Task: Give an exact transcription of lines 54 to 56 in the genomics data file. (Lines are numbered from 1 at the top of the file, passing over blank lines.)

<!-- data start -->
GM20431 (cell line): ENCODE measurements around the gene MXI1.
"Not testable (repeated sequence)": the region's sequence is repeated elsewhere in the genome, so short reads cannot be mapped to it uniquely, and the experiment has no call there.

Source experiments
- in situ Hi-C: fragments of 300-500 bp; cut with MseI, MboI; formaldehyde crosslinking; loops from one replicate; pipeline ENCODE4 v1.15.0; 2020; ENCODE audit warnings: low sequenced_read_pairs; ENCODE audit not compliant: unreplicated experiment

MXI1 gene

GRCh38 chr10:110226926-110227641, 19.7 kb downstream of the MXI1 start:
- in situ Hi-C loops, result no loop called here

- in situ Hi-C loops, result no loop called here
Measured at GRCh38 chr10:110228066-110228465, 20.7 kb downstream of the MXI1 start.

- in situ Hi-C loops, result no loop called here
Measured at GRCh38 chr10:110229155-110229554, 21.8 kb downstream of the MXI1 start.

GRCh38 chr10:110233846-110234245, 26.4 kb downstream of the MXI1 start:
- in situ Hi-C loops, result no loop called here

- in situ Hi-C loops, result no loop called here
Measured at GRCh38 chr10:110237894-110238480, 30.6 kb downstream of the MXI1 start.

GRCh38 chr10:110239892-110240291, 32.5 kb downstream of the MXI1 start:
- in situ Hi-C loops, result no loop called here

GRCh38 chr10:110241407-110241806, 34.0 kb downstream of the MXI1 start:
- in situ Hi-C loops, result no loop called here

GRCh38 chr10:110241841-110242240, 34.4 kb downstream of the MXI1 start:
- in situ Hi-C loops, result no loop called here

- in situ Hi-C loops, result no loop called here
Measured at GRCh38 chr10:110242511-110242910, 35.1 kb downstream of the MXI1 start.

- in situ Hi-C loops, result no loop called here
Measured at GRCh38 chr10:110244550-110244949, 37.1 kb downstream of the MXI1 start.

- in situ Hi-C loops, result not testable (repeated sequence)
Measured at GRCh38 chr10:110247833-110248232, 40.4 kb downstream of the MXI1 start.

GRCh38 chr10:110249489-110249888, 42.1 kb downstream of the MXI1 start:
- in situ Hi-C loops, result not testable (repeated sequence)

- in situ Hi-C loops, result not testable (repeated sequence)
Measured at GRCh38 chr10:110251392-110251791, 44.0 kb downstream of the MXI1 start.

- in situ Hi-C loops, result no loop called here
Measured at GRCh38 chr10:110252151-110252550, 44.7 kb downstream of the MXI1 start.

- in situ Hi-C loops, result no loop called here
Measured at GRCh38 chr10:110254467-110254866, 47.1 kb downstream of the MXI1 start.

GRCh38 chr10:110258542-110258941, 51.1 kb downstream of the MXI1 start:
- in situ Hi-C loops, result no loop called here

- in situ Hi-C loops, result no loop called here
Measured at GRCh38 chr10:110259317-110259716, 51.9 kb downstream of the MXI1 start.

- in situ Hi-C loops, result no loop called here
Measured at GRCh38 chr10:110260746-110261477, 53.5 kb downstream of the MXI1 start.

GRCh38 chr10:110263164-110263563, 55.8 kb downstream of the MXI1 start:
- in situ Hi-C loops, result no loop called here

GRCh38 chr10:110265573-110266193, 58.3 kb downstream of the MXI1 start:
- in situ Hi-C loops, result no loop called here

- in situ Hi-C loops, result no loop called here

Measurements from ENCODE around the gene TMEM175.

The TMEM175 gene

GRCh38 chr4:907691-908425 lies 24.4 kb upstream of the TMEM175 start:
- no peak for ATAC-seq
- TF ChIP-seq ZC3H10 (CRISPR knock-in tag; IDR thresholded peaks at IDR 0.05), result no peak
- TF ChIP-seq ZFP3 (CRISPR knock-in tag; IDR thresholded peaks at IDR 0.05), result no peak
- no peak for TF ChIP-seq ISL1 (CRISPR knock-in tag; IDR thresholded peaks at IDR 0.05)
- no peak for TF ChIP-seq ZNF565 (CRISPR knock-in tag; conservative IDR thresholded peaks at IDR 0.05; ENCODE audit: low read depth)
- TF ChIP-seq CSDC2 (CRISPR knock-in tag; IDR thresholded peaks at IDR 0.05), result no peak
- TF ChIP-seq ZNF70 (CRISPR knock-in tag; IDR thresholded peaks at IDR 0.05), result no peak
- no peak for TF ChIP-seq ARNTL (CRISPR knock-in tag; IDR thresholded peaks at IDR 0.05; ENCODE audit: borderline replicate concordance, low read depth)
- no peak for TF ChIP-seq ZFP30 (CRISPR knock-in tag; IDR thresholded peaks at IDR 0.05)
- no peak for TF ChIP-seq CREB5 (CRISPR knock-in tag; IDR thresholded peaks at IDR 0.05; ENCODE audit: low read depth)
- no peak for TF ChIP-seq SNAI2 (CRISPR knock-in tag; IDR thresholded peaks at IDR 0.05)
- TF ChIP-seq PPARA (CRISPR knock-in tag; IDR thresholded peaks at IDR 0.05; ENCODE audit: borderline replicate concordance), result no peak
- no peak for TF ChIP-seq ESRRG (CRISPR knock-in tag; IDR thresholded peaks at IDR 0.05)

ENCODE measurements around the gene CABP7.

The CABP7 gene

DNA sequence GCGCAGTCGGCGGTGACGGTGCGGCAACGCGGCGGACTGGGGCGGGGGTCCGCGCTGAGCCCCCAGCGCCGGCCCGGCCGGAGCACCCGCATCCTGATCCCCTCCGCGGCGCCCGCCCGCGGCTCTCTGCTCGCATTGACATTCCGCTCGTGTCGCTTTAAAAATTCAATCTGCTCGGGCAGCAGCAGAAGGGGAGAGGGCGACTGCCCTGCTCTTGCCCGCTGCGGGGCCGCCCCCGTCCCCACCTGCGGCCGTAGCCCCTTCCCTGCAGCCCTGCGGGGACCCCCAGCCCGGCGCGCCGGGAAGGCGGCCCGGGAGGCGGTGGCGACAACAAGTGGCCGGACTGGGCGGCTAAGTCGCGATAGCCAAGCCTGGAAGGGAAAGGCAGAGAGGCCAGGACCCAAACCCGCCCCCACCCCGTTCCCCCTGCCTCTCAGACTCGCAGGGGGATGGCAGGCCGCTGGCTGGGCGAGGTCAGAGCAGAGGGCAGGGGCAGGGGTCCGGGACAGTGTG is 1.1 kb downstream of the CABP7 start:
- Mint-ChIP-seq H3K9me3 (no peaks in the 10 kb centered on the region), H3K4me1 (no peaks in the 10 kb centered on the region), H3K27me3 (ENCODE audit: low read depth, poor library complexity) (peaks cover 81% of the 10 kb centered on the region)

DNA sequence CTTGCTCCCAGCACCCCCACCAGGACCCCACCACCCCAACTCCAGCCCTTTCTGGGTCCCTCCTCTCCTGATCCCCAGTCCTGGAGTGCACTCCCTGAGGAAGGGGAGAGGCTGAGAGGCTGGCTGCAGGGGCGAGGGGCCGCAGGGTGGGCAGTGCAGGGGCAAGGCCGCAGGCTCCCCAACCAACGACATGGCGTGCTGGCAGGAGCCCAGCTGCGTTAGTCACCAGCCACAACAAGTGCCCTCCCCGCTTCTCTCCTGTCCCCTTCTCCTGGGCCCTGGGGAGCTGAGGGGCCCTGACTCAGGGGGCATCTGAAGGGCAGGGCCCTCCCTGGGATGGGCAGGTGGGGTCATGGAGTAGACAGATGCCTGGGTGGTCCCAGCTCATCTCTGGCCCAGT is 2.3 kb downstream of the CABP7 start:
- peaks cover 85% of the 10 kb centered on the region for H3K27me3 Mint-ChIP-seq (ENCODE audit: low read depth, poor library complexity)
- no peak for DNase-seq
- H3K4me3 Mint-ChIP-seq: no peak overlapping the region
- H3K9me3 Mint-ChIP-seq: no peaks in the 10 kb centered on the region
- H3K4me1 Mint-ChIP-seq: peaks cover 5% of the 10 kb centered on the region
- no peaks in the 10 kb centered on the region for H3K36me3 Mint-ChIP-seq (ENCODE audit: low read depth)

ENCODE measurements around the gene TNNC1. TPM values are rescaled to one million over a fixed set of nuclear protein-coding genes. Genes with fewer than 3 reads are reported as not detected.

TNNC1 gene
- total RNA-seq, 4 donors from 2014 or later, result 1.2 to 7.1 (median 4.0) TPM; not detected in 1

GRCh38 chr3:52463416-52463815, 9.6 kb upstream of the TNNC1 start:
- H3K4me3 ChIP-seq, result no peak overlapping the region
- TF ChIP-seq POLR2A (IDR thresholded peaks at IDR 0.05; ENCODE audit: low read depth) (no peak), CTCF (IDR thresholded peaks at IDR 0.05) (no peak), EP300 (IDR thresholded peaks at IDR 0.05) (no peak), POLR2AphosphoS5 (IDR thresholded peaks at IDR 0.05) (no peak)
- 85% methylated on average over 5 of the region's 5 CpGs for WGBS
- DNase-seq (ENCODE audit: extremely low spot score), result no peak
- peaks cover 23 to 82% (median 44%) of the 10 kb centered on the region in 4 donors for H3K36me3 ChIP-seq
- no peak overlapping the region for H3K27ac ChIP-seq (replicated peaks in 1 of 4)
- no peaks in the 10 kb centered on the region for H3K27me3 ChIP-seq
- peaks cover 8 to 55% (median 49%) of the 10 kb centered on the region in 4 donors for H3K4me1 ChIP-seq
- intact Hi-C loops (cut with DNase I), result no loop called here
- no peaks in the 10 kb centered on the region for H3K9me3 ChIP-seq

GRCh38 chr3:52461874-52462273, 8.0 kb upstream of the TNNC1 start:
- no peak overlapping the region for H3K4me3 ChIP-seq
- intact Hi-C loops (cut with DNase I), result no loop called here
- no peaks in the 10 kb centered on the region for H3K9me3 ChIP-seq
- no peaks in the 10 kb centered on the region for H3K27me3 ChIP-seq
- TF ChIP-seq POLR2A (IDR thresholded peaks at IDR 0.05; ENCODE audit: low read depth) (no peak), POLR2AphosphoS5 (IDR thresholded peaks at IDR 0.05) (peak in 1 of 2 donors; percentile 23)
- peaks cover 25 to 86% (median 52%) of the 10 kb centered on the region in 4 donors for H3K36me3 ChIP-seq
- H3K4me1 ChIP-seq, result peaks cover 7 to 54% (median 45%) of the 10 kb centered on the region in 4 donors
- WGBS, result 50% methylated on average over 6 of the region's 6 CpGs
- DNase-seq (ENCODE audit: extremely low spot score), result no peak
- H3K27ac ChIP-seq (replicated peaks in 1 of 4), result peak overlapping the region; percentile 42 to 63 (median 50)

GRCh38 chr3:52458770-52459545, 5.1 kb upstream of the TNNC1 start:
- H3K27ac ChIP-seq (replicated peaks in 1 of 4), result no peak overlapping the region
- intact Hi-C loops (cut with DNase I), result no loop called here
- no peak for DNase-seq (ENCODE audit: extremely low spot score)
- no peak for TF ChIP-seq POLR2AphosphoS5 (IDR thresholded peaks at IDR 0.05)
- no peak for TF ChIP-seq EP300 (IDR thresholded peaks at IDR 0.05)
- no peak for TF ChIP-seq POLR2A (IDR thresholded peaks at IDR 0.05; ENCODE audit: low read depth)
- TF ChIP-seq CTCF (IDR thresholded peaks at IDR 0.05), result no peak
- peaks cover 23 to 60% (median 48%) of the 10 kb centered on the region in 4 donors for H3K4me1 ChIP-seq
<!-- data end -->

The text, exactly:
- no peak for TF ChIP-seq ZNF565 (CRISPR knock-in tag; conservative IDR thresholded peaks at IDR 0.05; ENCODE audit: low read depth)
- TF ChIP-seq CSDC2 (CRISPR knock-in tag; IDR thresholded peaks at IDR 0.05), result no peak
- TF ChIP-seq ZNF70 (CRISPR knock-in tag; IDR thresholded peaks at IDR 0.05), result no peak